Be sure you and your employees are prepared to stay sun-safe this summer. You can bring this issue to the top of your employees’ minds by providing things like DermaView testing or skin cancer education. You might even consider providing some travel-sized sunscreens to your employees. Employers can also download our free sun safety guide to pass around the office.
#5 Stress and Burnout
It might seem like summer should be the stress-free season of relaxation. Unfortunately, recent research has found that to be the opposite of the truth. In fact, many employees are actually more stressed out during the summer season.
Many of your employees are focused on summer factors happening outside the office. That can lead to procrastination, work pileups, and low morale. Balancing work and life in the busy summer season can be a huge stressor for you and your employees. Be sure to help your employees deal with summertime stressors by offering flexibility, providing opportunities for stress relief, and encouraging healthy habits.
Alcohol abuse can be a health hazard any time of year. In the summer, though, the risk can be heightened due to some of the activities people do while they’re drinking. With beautiful weather and holidays like Memorial Day and Independence Day, many people spend weekends hanging out at lakes and beaches. That’s when alcohol consumption can become a potentially dangerous situation.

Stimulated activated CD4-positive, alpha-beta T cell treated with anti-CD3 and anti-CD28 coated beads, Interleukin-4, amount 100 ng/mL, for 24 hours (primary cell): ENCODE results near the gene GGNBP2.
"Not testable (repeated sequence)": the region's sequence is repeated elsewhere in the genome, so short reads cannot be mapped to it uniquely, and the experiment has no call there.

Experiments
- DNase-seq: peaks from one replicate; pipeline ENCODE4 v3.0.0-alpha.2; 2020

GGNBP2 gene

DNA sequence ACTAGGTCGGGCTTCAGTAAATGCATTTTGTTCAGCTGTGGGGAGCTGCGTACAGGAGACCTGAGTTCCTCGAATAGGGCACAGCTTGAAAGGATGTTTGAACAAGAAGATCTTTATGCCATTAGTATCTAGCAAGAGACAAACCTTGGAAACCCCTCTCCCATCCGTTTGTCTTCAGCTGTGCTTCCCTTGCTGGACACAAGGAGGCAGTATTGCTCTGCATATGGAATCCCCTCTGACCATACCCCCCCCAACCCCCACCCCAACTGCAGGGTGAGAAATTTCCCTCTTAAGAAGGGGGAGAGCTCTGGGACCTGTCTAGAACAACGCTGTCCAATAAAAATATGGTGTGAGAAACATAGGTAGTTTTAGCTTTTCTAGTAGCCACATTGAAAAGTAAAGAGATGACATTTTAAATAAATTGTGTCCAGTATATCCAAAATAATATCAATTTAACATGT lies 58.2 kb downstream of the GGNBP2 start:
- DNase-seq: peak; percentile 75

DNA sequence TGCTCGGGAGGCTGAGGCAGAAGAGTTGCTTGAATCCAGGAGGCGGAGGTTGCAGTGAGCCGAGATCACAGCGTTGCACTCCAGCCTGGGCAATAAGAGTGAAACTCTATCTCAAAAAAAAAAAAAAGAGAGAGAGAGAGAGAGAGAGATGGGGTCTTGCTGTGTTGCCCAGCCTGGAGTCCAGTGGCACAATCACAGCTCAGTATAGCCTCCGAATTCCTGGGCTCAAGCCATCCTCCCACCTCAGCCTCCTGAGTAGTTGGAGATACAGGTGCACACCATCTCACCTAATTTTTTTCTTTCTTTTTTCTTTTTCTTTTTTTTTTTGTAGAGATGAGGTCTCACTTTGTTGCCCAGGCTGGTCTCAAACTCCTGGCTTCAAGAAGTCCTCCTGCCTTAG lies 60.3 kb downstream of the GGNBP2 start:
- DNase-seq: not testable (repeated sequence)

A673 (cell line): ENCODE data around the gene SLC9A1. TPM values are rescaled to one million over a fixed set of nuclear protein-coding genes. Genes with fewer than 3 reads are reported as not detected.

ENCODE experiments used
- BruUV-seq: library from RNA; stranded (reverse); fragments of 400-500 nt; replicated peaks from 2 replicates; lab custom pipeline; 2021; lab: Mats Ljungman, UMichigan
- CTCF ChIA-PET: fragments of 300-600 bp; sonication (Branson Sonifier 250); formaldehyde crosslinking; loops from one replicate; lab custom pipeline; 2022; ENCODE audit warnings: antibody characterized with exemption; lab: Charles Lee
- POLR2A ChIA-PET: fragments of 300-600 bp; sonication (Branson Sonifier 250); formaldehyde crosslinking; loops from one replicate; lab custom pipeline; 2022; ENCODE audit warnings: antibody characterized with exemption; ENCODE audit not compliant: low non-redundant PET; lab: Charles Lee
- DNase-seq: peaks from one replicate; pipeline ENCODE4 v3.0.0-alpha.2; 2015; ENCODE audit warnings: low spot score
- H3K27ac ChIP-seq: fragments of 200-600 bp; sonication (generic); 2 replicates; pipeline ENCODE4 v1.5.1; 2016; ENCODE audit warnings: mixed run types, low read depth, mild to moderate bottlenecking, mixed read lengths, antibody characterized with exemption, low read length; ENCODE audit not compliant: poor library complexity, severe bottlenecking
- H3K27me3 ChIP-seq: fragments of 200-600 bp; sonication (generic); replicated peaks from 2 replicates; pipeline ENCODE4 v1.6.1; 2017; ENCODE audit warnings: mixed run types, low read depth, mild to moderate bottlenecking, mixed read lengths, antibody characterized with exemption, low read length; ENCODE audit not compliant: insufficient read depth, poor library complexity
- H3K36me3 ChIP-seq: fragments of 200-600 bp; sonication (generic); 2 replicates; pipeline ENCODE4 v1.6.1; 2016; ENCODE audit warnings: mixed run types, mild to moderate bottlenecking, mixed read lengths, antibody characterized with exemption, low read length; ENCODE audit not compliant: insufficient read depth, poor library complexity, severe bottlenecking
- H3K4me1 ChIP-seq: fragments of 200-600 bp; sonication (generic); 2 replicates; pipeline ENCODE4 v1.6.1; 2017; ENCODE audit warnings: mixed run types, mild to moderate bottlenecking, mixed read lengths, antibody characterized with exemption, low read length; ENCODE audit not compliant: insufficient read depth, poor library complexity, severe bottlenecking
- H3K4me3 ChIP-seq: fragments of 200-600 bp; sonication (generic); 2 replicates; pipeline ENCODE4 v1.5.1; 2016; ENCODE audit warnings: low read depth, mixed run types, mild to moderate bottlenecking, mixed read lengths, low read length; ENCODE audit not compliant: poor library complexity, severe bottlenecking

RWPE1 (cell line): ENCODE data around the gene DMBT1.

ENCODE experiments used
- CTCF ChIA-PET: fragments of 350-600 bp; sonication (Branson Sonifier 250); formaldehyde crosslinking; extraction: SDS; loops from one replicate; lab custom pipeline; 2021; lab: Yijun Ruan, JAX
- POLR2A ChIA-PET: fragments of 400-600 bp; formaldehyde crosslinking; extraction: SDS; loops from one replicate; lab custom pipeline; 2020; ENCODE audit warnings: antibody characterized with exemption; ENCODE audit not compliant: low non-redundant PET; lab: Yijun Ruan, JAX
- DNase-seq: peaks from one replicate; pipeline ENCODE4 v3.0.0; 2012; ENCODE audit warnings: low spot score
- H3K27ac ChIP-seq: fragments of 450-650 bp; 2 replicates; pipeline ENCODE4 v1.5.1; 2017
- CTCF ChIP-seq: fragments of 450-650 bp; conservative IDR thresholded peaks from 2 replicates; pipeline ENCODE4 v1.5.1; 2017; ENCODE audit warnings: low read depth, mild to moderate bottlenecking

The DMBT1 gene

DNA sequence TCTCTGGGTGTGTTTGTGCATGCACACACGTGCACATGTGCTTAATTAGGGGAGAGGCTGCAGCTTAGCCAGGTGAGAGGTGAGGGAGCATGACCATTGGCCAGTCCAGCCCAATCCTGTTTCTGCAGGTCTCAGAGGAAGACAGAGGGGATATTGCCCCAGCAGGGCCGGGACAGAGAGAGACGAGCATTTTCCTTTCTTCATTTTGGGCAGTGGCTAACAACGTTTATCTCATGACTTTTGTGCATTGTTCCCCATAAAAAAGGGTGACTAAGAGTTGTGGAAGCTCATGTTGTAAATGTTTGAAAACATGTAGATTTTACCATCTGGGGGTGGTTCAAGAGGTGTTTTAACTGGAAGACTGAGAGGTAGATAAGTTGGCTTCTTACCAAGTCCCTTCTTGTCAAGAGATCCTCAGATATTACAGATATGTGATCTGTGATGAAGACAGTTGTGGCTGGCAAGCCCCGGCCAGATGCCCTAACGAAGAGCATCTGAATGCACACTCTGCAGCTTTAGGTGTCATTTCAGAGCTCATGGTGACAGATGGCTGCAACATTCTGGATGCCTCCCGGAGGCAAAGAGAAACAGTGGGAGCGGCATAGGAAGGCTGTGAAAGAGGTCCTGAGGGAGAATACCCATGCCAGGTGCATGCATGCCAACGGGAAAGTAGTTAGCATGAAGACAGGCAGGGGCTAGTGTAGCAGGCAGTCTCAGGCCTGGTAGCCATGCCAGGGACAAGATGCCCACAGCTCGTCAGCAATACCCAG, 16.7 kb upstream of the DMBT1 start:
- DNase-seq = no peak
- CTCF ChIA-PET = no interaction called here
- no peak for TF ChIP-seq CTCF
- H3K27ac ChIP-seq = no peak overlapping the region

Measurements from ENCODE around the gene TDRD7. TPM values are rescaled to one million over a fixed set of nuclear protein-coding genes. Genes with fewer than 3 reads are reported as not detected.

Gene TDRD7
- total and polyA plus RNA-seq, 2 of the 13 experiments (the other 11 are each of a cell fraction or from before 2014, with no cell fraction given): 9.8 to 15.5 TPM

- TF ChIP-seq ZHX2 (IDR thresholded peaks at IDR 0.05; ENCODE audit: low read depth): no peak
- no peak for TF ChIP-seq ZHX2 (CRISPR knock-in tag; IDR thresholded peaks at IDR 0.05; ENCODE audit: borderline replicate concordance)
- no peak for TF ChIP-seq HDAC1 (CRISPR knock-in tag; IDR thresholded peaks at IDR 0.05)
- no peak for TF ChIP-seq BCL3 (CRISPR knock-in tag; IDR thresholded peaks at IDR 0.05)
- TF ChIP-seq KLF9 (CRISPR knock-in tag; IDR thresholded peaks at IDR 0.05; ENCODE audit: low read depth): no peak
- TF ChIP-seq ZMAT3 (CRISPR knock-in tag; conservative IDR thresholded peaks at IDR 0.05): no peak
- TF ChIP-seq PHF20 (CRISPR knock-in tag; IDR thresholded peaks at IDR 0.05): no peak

While employers can’t control what their employees do outside of the office, they can still encourage them to make smart decisions when it comes to the summer parties and office outings they attend. Employers should be sure to serve alcohol safely to employees at work functions and provide education on the risks of overconsumption.
#7 Poor Nutrition
With the “on-the-go” nature of summer, it can be easy to let nutritional goals fly out the window. It’s more appealing to go enjoy dinner, drinks, or appetizers with friends and family than it is to stay home and meal prep.
The nice thing about summer is that the opposite can also true. With the abundance of gardens and farmer’s markets, employers can use their wellness program to combat the poor nutritional habits that can sneak up on employees. Share healthy, easy recipes in a weekly email blast, cater in healthy choices, and host a healthy company picnic to encourage healthy eating habits among your workforce.
While there’s no secret weapon to prevent every summer hazard, the best thing you can do for your employees during this summer season is to help them prepare for any of these potential health risks. Use your wellness program to raise awareness of these summertime hazards and promote healthy summer habits. With a bit of preparation, your employees can enjoy a safe, active, and happy summer.
What other healthy habits can employees adopt to stay safe over the summer season? Let us know in the comment section below!
Editor’s note: This blog post was originally published in July 2016 and has been updated for freshness, accuracy, and comprehensiveness.